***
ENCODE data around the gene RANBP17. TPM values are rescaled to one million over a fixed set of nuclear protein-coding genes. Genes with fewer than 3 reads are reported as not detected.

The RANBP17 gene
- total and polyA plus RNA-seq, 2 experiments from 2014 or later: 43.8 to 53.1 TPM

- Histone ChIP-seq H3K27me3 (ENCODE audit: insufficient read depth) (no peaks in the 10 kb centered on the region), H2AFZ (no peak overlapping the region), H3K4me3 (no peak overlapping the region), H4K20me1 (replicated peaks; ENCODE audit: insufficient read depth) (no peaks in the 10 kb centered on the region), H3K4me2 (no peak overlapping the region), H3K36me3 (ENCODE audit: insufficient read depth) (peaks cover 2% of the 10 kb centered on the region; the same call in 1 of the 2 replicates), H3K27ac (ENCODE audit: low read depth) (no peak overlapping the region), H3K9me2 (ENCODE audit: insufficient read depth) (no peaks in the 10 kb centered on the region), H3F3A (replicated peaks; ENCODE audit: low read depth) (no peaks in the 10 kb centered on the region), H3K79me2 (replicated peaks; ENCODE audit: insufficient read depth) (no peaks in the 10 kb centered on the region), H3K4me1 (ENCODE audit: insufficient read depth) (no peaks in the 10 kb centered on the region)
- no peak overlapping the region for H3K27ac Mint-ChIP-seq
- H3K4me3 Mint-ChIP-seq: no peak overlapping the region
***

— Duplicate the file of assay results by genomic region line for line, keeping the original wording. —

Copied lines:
ENCODE data around the gene RANBP17. TPM values are rescaled to one million over a fixed set of nuclear protein-coding genes. Genes with fewer than 3 reads are reported as not detected.

The RANBP17 gene
- total and polyA plus RNA-seq, 2 experiments from 2014 or later: 43.8 to 53.1 TPM

- Histone ChIP-seq H3K27me3 (ENCODE audit: insufficient read depth) (no peaks in the 10 kb centered on the region), H2AFZ (no peak overlapping the region), H3K4me3 (no peak overlapping the region), H4K20me1 (replicated peaks; ENCODE audit: insufficient read depth) (no peaks in the 10 kb centered on the region), H3K4me2 (no peak overlapping the region), H3K36me3 (ENCODE audit: insufficient read depth) (peaks cover 2% of the 10 kb centered on the region; the same call in 1 of the 2 replicates), H3K27ac (ENCODE audit: low read depth) (no peak overlapping the region), H3K9me2 (ENCODE audit: insufficient read depth) (no peaks in the 10 kb centered on the region), H3F3A (replicated peaks; ENCODE audit: low read depth) (no peaks in the 10 kb centered on the region), H3K79me2 (replicated peaks; ENCODE audit: insufficient read depth) (no peaks in the 10 kb centered on the region), H3K4me1 (ENCODE audit: insufficient read depth) (no peaks in the 10 kb centered on the region)
- no peak overlapping the region for H3K27ac Mint-ChIP-seq
- H3K4me3 Mint-ChIP-seq: no peak overlapping the region